3 Year & 12 Month Cash Flow Projection Template from monthly cash flow template , image source: www.efinancialmodels.com
monthly cash flow template
It might look like an easy step. Simply open a new file and begin typing, right? Nonetheless, it’s rare for this to work for me. I like to get a solid working title and an outline before I write too much. John’s written about this earlier, after he discovered he could speed up his writing procedure ~600% by creating a summary first.
As I wrote an outline for a post this week I realised I had been repeating the exact same process for every single new article I work on. Like any good programmer, I realised repeating the same work over and above means that’s probably a fantastic opportunity for automation.
So I decided to create a few templates for myself.
I began by developing a template for the most common Ghost blog post structure. Since that structure’s particular to mepersonally, I also created a template based on how John constructions his posts, and another based on a writer whose work I respect.
For every template I’ve made a gist to show you what they look like. They are just Markdown files, so go ahead and save , rename them if you prefer, and copy-and-paste the contents into a new file whenever you are ready to compose. Click on the”view raw” link to the bottom of each gist to view the plain text version, which you can copy to a new file in your favourite writing app.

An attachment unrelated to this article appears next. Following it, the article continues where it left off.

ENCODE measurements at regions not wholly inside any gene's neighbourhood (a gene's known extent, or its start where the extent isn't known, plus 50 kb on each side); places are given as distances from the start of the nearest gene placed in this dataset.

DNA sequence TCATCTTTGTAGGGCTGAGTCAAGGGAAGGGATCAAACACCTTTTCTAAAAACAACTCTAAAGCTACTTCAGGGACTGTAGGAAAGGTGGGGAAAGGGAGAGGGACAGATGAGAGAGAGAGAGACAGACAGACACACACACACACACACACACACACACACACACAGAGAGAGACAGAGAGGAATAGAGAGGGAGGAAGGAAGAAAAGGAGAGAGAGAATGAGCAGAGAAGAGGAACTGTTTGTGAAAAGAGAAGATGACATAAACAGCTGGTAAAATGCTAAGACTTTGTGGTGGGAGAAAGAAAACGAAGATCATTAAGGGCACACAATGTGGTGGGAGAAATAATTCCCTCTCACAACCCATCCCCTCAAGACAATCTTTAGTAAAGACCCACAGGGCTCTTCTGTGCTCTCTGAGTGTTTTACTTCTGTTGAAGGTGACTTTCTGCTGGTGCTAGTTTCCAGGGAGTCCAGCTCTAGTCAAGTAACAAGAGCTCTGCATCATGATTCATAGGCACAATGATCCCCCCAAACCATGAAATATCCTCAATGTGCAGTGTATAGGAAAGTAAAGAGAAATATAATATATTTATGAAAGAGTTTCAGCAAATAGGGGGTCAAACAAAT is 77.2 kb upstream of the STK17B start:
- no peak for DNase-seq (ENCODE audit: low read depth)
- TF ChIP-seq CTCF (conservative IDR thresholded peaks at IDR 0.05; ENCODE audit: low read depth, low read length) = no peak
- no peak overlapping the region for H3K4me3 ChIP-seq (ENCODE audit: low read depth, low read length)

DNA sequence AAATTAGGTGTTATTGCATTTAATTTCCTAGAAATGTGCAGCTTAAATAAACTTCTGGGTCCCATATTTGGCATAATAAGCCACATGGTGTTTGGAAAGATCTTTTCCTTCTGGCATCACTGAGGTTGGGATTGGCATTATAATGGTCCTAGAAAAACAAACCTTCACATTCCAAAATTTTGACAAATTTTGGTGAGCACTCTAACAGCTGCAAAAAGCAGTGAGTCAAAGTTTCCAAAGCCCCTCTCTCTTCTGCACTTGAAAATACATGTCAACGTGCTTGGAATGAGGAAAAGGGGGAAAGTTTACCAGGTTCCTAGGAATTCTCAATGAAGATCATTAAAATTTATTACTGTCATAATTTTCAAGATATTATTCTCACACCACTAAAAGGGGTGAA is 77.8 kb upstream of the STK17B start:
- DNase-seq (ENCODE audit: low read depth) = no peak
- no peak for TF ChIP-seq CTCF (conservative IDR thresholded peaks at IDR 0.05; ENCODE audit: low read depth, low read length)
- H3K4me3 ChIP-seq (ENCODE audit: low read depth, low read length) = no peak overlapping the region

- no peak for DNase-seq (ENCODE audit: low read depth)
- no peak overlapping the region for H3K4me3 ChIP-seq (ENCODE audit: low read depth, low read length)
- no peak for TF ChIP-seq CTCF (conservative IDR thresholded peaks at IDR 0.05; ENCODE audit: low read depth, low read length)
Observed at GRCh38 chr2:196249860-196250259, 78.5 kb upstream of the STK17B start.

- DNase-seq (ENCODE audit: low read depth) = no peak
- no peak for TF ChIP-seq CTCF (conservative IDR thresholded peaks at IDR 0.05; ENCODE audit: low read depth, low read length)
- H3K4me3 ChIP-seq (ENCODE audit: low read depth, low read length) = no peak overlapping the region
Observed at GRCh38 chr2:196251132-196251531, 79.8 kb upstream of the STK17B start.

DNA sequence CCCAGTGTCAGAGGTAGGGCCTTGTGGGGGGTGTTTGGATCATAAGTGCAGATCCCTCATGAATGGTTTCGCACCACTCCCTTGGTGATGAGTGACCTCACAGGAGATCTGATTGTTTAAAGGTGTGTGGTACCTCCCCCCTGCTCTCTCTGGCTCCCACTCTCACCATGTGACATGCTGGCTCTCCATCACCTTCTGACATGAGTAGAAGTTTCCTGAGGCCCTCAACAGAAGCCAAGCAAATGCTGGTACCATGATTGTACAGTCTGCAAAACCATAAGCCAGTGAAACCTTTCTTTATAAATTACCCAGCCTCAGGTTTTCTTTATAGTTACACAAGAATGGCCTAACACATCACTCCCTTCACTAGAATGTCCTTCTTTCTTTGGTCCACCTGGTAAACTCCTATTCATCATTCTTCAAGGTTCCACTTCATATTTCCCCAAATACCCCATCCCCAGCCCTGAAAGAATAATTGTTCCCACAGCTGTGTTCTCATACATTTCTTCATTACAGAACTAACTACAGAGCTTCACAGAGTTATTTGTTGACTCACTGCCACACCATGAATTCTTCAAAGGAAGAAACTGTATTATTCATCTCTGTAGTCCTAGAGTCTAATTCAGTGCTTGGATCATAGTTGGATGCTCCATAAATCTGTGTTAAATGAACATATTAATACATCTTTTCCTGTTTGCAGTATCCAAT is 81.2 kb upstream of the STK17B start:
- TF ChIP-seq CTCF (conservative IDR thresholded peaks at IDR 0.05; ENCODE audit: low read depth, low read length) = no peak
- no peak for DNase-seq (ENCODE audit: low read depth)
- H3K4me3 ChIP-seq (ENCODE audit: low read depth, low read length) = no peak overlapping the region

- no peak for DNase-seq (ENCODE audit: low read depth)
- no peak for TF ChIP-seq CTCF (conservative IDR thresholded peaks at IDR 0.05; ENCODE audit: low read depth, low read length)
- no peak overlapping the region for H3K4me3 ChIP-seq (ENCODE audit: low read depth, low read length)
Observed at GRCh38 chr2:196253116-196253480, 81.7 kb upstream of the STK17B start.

With this template, I can begin by answering each dot point with a few notes about what I should write in that segment. By the time I’m done, I will have a rough sketch of what the final piece will look like. This should make it easier to expand my notes into fully-formed paragraphs and make them flow to each other nicely, because I understand the structure of the entire piece beforehand.
Using the template, I found that my summarizing procedure became more involved. I’d really planned to perform a complete rough draft of the post in the early hours, but it took me a few hours just to get the outline done, so that I put off the draft for a different day.
On the flip side, I had over 1600 words composed in my outline, along with a good idea about what each section would contain and how they’d work together to create a feeling of flow from the post. Though outlining took longer than usual, drafting took time because I’d set myself up for success. Writing the draft was just a matter of taking each chunk of notes from the outline and filling it out into a readable paragraph or 2.
It had been quite a different process to how I normally do the job, and I was tempted a couple of times to avoid the additional research or thinking required to fill out the outline properly. I frequently put these things off till I am drafting, and that’s when I must be focused on writing instead. I adhered to it, however, and by the time I got around to writing the draft I was glad I had.
I have really coined my outline and study procedure by using this template. It is a more productive part of the procedure now and makes drafting easier. Hopefully it will lead to better work, also.
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